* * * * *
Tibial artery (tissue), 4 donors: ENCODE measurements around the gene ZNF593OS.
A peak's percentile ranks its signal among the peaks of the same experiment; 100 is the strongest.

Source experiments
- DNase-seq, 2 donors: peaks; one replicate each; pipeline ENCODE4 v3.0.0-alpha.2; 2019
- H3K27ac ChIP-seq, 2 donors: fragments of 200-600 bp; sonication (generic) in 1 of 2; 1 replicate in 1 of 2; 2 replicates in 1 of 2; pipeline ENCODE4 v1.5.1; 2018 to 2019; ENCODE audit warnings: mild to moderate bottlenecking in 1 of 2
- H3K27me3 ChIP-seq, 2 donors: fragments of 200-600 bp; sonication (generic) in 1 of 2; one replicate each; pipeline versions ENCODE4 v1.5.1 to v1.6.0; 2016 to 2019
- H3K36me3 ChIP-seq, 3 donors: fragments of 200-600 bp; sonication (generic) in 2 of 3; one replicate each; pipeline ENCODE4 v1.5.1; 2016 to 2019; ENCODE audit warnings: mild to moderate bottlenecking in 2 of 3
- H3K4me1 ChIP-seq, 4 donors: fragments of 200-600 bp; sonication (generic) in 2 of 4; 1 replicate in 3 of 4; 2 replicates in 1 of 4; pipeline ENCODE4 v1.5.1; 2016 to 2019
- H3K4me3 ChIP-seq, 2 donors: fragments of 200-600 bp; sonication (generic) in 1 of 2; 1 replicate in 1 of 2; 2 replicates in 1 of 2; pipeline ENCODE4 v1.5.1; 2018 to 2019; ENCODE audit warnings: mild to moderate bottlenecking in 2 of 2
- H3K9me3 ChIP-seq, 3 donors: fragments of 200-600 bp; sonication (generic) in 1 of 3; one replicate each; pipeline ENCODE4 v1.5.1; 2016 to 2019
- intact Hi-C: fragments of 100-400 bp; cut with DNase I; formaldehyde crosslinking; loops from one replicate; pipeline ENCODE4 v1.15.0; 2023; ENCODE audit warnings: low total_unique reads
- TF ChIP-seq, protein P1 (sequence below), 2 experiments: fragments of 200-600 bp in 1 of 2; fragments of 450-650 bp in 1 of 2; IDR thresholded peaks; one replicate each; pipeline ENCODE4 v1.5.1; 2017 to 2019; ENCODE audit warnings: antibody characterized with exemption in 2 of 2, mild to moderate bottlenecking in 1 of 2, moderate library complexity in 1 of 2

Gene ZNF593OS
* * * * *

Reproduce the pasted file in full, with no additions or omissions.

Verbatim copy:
Tibial artery (tissue), 4 donors: ENCODE measurements around the gene ZNF593OS.
A peak's percentile ranks its signal among the peaks of the same experiment; 100 is the strongest.

Source experiments
- DNase-seq, 2 donors: peaks; one replicate each; pipeline ENCODE4 v3.0.0-alpha.2; 2019
- H3K27ac ChIP-seq, 2 donors: fragments of 200-600 bp; sonication (generic) in 1 of 2; 1 replicate in 1 of 2; 2 replicates in 1 of 2; pipeline ENCODE4 v1.5.1; 2018 to 2019; ENCODE audit warnings: mild to moderate bottlenecking in 1 of 2
- H3K27me3 ChIP-seq, 2 donors: fragments of 200-600 bp; sonication (generic) in 1 of 2; one replicate each; pipeline versions ENCODE4 v1.5.1 to v1.6.0; 2016 to 2019
- H3K36me3 ChIP-seq, 3 donors: fragments of 200-600 bp; sonication (generic) in 2 of 3; one replicate each; pipeline ENCODE4 v1.5.1; 2016 to 2019; ENCODE audit warnings: mild to moderate bottlenecking in 2 of 3
- H3K4me1 ChIP-seq, 4 donors: fragments of 200-600 bp; sonication (generic) in 2 of 4; 1 replicate in 3 of 4; 2 replicates in 1 of 4; pipeline ENCODE4 v1.5.1; 2016 to 2019
- H3K4me3 ChIP-seq, 2 donors: fragments of 200-600 bp; sonication (generic) in 1 of 2; 1 replicate in 1 of 2; 2 replicates in 1 of 2; pipeline ENCODE4 v1.5.1; 2018 to 2019; ENCODE audit warnings: mild to moderate bottlenecking in 2 of 2
- H3K9me3 ChIP-seq, 3 donors: fragments of 200-600 bp; sonication (generic) in 1 of 3; one replicate each; pipeline ENCODE4 v1.5.1; 2016 to 2019
- intact Hi-C: fragments of 100-400 bp; cut with DNase I; formaldehyde crosslinking; loops from one replicate; pipeline ENCODE4 v1.15.0; 2023; ENCODE audit warnings: low total_unique reads
- TF ChIP-seq, protein P1 (sequence below), 2 experiments: fragments of 200-600 bp in 1 of 2; fragments of 450-650 bp in 1 of 2; IDR thresholded peaks; one replicate each; pipeline ENCODE4 v1.5.1; 2017 to 2019; ENCODE audit warnings: antibody characterized with exemption in 2 of 2, mild to moderate bottlenecking in 1 of 2, moderate library complexity in 1 of 2

Gene ZNF593OS